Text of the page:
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Suppose you want to estimate the parameters $\alpha$ and $\beta$ of a $\text{gamma}(\alpha, \beta)$ distribution where we know that $\alpha = \beta$. Would you treat this as a distribution with one or two unknown parameters? It seems that you can treat it as a distribution with 1 unknown parameter.

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Are you saying that you know the mean of your gamma distribution is $1$? If so then yes, you can treat the shape and scale parameters as a single unknown, subject to that constraint. –  Henry Apr 7 '12 at 17:36
@Henry: So if you have a $N(a, a^2)$ distribution with $a$ unknown, then if you find an estimator for $a$ you have found an estimator for $a^2$? –  jameie ross Apr 7 '12 at 17:45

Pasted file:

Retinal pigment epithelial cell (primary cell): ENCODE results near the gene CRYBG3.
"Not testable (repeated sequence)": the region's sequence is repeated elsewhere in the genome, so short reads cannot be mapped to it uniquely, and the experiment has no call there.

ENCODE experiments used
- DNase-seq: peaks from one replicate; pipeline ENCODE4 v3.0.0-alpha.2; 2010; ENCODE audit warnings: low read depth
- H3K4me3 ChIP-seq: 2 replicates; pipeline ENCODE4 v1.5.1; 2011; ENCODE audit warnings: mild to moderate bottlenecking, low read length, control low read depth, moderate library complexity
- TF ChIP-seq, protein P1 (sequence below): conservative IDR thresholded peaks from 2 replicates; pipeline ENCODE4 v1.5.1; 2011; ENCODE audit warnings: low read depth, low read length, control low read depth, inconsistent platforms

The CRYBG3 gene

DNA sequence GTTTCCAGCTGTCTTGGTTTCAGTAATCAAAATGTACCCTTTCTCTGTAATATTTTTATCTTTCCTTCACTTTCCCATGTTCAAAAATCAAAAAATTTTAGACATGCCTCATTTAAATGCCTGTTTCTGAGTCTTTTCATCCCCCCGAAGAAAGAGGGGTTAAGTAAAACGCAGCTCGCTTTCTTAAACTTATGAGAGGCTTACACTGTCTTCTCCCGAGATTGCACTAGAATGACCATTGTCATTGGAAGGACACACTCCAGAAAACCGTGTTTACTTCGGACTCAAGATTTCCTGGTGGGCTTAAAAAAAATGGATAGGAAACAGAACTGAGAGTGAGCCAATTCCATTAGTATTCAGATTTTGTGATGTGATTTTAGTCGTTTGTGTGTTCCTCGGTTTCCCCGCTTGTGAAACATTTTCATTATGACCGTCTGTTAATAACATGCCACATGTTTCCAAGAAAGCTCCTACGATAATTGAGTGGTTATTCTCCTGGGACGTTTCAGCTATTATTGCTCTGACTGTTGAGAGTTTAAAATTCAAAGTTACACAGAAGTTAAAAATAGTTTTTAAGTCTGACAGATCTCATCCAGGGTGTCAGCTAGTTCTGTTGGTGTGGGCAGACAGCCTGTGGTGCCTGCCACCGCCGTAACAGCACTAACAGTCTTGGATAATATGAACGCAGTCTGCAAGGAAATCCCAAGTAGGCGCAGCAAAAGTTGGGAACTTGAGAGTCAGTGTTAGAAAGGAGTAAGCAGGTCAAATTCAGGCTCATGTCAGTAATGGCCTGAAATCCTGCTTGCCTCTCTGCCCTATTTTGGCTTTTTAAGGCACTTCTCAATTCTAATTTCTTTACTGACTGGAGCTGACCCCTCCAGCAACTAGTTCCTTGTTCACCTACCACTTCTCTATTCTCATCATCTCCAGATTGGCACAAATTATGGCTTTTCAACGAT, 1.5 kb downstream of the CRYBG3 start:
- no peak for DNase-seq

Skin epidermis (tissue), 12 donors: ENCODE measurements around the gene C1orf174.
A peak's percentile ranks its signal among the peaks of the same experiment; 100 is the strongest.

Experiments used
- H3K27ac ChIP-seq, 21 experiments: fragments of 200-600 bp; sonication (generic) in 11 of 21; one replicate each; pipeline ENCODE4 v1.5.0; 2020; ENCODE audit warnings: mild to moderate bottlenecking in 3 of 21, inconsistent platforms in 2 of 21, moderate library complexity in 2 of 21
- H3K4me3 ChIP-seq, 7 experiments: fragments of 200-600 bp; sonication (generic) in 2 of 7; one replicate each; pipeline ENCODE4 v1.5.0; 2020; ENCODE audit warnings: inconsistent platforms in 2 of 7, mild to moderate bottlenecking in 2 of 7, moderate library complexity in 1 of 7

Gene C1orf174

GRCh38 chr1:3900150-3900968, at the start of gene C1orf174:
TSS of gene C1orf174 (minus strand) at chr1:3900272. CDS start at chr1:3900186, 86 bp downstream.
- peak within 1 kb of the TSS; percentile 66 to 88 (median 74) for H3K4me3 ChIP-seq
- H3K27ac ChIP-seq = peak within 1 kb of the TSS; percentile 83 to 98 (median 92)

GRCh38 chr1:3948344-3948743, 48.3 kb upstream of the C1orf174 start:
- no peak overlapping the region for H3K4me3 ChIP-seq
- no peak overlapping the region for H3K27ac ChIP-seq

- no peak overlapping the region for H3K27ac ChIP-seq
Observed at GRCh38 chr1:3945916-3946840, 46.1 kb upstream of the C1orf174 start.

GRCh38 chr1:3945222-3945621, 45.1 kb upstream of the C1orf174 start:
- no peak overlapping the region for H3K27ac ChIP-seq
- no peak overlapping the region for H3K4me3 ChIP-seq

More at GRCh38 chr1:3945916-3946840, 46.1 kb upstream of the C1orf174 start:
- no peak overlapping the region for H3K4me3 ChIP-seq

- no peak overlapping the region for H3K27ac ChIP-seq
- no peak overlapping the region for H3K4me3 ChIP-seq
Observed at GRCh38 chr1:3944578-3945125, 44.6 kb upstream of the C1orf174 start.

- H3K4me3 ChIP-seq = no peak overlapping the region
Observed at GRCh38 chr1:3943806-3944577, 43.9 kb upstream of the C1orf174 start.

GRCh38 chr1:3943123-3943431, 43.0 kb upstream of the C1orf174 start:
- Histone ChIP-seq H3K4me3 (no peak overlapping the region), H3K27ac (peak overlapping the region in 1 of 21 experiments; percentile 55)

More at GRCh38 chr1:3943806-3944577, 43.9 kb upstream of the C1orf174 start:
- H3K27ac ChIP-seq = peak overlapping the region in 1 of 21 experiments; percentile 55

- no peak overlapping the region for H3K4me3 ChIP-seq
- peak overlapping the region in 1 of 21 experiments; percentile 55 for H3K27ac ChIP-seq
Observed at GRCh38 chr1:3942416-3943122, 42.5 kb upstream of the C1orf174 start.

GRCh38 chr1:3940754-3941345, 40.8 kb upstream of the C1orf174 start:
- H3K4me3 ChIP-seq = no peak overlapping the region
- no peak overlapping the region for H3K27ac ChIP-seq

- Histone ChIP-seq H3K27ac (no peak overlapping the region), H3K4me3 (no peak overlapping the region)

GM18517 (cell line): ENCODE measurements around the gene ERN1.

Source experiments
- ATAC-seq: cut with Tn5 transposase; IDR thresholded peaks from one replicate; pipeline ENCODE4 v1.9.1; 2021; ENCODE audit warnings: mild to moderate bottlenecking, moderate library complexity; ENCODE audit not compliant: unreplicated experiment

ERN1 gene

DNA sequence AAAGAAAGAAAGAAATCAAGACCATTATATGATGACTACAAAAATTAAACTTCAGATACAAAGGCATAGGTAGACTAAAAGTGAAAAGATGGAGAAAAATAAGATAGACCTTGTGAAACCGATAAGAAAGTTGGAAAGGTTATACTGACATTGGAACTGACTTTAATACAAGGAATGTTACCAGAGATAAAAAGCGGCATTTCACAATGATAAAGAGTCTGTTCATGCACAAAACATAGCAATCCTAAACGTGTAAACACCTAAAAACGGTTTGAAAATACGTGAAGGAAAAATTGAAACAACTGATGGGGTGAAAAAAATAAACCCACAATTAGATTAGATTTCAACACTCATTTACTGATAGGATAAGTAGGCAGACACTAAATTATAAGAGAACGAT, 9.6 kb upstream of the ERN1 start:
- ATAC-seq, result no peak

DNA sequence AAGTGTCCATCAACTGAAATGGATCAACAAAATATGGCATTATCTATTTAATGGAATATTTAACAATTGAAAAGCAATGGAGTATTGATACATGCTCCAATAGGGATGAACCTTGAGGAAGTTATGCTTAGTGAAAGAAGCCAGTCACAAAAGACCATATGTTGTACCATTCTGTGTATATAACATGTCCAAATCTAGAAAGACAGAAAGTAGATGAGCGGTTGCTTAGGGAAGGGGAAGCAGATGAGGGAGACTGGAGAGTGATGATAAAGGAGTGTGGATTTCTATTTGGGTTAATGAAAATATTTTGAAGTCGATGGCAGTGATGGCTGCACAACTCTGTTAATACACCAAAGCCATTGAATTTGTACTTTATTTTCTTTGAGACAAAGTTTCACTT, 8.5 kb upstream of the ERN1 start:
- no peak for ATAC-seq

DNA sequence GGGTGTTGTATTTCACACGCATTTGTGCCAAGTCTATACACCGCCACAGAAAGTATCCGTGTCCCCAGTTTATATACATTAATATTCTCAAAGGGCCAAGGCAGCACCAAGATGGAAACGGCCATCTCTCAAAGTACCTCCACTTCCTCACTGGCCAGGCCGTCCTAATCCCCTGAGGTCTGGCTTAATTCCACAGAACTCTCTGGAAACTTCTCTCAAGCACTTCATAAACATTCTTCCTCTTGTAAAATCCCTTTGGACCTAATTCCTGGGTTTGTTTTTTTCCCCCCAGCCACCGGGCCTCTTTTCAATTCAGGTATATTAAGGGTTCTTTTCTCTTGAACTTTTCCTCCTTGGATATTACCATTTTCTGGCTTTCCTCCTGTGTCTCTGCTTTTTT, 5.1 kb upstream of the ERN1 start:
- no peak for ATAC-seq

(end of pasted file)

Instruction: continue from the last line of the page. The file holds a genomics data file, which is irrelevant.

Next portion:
yes, and again in your $N(a,a^2)$ example it is subject to a constraint. –  Henry Apr 7 '12 at 17:50
@Henry: I see. So you can find an estimator for the scale parameter (or shape parameter) and say that you have also found an estimator for the shape shape parameter (scale parameter)? –  jameie ross Apr 7 '12 at 18:02
@Henry: In other words, you could say that the shape parameter is known and the scale parameter is unknown? –  jameie ross Apr 7 '12 at 18:09

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